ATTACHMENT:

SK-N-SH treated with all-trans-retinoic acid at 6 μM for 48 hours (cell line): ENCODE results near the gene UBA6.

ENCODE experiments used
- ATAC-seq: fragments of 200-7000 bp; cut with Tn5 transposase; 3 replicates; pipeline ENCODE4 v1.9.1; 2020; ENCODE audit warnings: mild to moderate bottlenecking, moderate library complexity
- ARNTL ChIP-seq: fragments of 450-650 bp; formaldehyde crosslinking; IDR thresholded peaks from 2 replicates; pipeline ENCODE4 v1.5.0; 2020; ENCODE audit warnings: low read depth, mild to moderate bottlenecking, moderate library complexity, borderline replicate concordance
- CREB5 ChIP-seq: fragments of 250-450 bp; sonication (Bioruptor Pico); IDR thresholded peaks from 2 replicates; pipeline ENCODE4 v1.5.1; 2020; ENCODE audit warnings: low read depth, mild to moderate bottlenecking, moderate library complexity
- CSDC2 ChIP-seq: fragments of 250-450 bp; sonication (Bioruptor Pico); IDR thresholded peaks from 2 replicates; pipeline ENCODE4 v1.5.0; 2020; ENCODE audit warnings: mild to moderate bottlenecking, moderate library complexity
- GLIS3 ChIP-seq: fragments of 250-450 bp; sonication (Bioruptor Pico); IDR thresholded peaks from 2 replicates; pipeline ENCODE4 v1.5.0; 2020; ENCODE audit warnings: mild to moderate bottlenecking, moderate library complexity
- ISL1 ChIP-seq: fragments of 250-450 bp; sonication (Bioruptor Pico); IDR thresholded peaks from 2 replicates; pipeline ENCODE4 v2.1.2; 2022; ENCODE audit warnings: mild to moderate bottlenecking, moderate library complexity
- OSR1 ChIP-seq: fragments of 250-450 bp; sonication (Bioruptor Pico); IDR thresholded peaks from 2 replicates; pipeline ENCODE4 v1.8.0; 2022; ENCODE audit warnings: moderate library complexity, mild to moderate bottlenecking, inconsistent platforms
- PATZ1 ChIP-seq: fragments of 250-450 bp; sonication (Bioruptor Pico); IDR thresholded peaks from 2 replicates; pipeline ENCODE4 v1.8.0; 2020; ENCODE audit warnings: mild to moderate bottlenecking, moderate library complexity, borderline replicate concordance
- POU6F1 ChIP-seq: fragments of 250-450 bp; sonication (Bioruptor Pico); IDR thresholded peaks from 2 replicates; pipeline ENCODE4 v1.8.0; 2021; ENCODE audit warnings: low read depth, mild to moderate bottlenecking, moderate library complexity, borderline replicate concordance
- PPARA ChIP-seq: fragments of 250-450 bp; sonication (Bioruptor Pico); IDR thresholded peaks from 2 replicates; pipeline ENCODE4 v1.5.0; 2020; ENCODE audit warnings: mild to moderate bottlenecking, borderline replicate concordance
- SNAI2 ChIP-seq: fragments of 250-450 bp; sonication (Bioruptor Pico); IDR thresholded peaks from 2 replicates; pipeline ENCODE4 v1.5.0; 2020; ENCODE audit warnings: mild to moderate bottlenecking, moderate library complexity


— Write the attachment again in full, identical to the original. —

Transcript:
SK-N-SH treated with all-trans-retinoic acid at 6 μM for 48 hours (cell line): ENCODE results near the gene UBA6.

ENCODE experiments used
- ATAC-seq: fragments of 200-7000 bp; cut with Tn5 transposase; 3 replicates; pipeline ENCODE4 v1.9.1; 2020; ENCODE audit warnings: mild to moderate bottlenecking, moderate library complexity
- ARNTL ChIP-seq: fragments of 450-650 bp; formaldehyde crosslinking; IDR thresholded peaks from 2 replicates; pipeline ENCODE4 v1.5.0; 2020; ENCODE audit warnings: low read depth, mild to moderate bottlenecking, moderate library complexity, borderline replicate concordance
- CREB5 ChIP-seq: fragments of 250-450 bp; sonication (Bioruptor Pico); IDR thresholded peaks from 2 replicates; pipeline ENCODE4 v1.5.1; 2020; ENCODE audit warnings: low read depth, mild to moderate bottlenecking, moderate library complexity
- CSDC2 ChIP-seq: fragments of 250-450 bp; sonication (Bioruptor Pico); IDR thresholded peaks from 2 replicates; pipeline ENCODE4 v1.5.0; 2020; ENCODE audit warnings: mild to moderate bottlenecking, moderate library complexity
- GLIS3 ChIP-seq: fragments of 250-450 bp; sonication (Bioruptor Pico); IDR thresholded peaks from 2 replicates; pipeline ENCODE4 v1.5.0; 2020; ENCODE audit warnings: mild to moderate bottlenecking, moderate library complexity
- ISL1 ChIP-seq: fragments of 250-450 bp; sonication (Bioruptor Pico); IDR thresholded peaks from 2 replicates; pipeline ENCODE4 v2.1.2; 2022; ENCODE audit warnings: mild to moderate bottlenecking, moderate library complexity
- OSR1 ChIP-seq: fragments of 250-450 bp; sonication (Bioruptor Pico); IDR thresholded peaks from 2 replicates; pipeline ENCODE4 v1.8.0; 2022; ENCODE audit warnings: moderate library complexity, mild to moderate bottlenecking, inconsistent platforms
- PATZ1 ChIP-seq: fragments of 250-450 bp; sonication (Bioruptor Pico); IDR thresholded peaks from 2 replicates; pipeline ENCODE4 v1.8.0; 2020; ENCODE audit warnings: mild to moderate bottlenecking, moderate library complexity, borderline replicate concordance
- POU6F1 ChIP-seq: fragments of 250-450 bp; sonication (Bioruptor Pico); IDR thresholded peaks from 2 replicates; pipeline ENCODE4 v1.8.0; 2021; ENCODE audit warnings: low read depth, mild to moderate bottlenecking, moderate library complexity, borderline replicate concordance
- PPARA ChIP-seq: fragments of 250-450 bp; sonication (Bioruptor Pico); IDR thresholded peaks from 2 replicates; pipeline ENCODE4 v1.5.0; 2020; ENCODE audit warnings: mild to moderate bottlenecking, borderline replicate concordance
- SNAI2 ChIP-seq: fragments of 250-450 bp; sonication (Bioruptor Pico); IDR thresholded peaks from 2 replicates; pipeline ENCODE4 v1.5.0; 2020; ENCODE audit warnings: mild to moderate bottlenecking, moderate library complexity